Pinkston-Camp understands it. Before coming to Rhode Island, she was in Missouri, where meth was the most common stimulant among her patients. Arriving in Rhode Island 13 years ago was like traveling back in time to a world that meth had not touched. Slowly but surely, that has changed.
“It’s scary to see what this has done to some amazing people, and what it’s done to their lives — it’s heartbreaking,” Pinkston-Camp said.
As one patient told Pinkston-Camp recently: “The AIDS epidemic gutted the gay community, and now meth is gutting it.”
On a recent overcast weekday this spring, Dennis Berganza, Rich Holcomb and Charles Seaberry drove around in a van looking for people to help.
They work in outreach for Project Weber/RENEW, an organization that helps sex workers, people who have substance use disorder, and other at-risk populations.
Holcomb, who is 44 and a former sex worker and meth user, got into recovery and started his first outreach efforts for male sex workers in 2008, a few months after he was diagnosed with HIV.
In 2016, the organization he founded — named after a friend and sex worker, Roy Weber, who was shot in 2003 on Allens Avenue, a murder that has never been solved — merged with another organization called Project RENEW. In part this was because they needed more help, and in part it was because Holcomb had relapsed.
His care for other people had forced his own self-care into the backseat. Once he started, he couldn’t stop, and he lost everything, again. People he’d worked with in the recovery world were now walking past him in Kennedy Plaza. He was so filled with shame that he assumed he could never recover and he’d die on the streets.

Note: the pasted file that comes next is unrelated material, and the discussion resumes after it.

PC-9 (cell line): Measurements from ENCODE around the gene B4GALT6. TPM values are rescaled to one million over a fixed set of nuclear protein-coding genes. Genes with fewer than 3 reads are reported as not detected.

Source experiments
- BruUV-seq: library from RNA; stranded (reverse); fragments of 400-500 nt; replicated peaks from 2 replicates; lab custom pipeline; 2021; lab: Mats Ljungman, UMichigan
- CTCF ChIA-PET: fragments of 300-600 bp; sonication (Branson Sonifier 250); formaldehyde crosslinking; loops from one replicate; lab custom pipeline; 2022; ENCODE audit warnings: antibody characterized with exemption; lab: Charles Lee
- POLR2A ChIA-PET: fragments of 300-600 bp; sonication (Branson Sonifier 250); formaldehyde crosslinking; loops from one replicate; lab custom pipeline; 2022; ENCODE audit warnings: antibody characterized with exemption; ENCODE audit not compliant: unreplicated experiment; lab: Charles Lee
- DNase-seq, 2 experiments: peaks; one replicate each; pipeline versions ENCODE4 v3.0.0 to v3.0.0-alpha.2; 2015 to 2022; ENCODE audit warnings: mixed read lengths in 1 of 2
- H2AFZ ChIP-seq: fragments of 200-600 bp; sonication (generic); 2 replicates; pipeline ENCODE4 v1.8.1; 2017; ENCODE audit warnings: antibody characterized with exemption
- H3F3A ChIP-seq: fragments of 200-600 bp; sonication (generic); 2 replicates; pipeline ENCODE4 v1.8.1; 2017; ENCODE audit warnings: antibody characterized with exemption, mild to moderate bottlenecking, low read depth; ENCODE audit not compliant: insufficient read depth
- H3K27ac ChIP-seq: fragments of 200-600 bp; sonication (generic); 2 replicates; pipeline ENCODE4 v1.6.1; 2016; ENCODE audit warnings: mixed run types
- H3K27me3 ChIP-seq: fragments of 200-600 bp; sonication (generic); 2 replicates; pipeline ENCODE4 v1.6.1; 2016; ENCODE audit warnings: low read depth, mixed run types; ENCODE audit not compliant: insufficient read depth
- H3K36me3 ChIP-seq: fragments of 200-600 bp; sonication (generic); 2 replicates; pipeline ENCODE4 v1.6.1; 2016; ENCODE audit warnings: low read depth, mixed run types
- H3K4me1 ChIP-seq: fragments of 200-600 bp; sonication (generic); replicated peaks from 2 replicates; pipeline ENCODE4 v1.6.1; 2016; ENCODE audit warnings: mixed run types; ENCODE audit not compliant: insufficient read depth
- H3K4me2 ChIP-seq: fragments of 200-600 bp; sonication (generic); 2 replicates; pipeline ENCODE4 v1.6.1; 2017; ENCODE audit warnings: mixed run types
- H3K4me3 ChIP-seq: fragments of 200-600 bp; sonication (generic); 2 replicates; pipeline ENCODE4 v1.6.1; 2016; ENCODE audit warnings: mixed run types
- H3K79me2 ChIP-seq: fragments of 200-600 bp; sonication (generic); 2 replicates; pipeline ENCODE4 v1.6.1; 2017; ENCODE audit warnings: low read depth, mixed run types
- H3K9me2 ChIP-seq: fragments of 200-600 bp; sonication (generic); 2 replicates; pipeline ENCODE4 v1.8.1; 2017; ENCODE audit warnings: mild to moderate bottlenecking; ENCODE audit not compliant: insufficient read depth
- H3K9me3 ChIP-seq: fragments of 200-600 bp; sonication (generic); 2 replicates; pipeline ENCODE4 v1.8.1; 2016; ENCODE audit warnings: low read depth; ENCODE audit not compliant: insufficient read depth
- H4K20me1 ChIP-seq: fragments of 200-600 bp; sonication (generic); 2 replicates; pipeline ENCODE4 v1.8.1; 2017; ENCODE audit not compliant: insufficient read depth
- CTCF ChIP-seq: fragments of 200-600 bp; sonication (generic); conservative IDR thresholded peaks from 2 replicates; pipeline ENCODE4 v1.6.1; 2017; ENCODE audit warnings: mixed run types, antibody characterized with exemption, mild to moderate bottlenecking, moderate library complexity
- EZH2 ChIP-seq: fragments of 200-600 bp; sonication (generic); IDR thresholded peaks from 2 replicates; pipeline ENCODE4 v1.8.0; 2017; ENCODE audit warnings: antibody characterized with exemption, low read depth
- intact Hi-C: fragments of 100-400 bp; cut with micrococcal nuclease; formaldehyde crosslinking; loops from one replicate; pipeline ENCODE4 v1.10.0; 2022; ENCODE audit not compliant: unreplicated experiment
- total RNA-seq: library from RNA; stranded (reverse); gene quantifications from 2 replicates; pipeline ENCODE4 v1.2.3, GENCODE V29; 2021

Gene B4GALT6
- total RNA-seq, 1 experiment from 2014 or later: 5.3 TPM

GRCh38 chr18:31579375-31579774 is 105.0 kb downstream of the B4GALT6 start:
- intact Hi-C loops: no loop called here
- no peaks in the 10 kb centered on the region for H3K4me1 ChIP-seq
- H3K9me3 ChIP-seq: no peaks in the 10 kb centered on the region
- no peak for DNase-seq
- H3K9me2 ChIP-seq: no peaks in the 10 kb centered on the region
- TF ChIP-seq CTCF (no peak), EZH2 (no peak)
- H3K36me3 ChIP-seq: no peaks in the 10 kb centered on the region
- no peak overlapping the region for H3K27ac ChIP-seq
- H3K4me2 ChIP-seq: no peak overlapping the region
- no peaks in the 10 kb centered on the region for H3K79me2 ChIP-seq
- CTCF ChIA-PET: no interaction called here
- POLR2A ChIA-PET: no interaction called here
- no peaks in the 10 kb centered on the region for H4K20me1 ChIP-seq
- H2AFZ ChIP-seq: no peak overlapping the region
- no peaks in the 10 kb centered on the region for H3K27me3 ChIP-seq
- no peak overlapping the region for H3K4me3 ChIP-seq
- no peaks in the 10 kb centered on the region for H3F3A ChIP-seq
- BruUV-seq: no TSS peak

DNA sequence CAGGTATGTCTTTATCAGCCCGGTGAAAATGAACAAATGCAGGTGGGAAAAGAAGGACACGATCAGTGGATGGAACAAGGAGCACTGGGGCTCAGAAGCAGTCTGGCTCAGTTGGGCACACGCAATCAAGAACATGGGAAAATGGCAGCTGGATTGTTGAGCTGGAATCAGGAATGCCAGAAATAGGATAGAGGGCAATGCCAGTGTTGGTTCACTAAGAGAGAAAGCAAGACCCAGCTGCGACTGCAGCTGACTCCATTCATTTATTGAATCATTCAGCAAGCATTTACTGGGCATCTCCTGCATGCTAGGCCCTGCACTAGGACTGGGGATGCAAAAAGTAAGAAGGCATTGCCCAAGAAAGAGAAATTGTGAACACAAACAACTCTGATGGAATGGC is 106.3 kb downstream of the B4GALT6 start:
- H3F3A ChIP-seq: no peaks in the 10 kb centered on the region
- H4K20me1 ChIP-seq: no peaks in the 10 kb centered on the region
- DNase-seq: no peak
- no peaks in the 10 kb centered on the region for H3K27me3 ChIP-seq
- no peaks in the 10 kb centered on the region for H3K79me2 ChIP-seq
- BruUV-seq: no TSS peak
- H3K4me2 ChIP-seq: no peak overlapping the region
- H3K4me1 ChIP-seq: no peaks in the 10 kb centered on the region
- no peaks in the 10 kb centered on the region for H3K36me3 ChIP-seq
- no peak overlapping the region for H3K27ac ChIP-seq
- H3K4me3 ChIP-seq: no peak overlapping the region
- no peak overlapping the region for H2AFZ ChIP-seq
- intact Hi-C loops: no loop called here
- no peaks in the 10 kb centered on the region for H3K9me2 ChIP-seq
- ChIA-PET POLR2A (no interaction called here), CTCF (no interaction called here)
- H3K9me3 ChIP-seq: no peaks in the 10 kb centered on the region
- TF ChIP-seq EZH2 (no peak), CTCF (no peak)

Like many recovery stories, his is not linear: Holcomb got into recovery again. He was mentoring someone who had been sober for a few months. Then that man relapsed and died of a fentanyl overdose.
“It was devastating for me,” Holcomb said. He was a pallbearer at the man’s funeral. Holcomb fell into a major depression and used drugs again for three days. This reset the clock of what he called his “clean time:” January 21, 2018.
Now carrying a token marking three years with him wherever he goes, he is back with Project Weber/RENEW, and on a recent weekday he lugged a big plastic Tupperware container filled with Narcan, clean needles, condoms, hand sanitizer and face masks to give out to people in an area by the Seekonk River. It is a scenic stretch on Providence’s East Side where men sometimes meet for sex and drugs.
“It can be Park Avenue or a park bench,” Holcomb said, riding in the backseat of the van on a recent weekday on the way to the site. “Addiction doesn’t discriminate.”
Berganza parked the van by a line of cars along the river, each one with a man in the front seat, some hunched over cellphones. Holcomb and Seaberry went up to them one by one.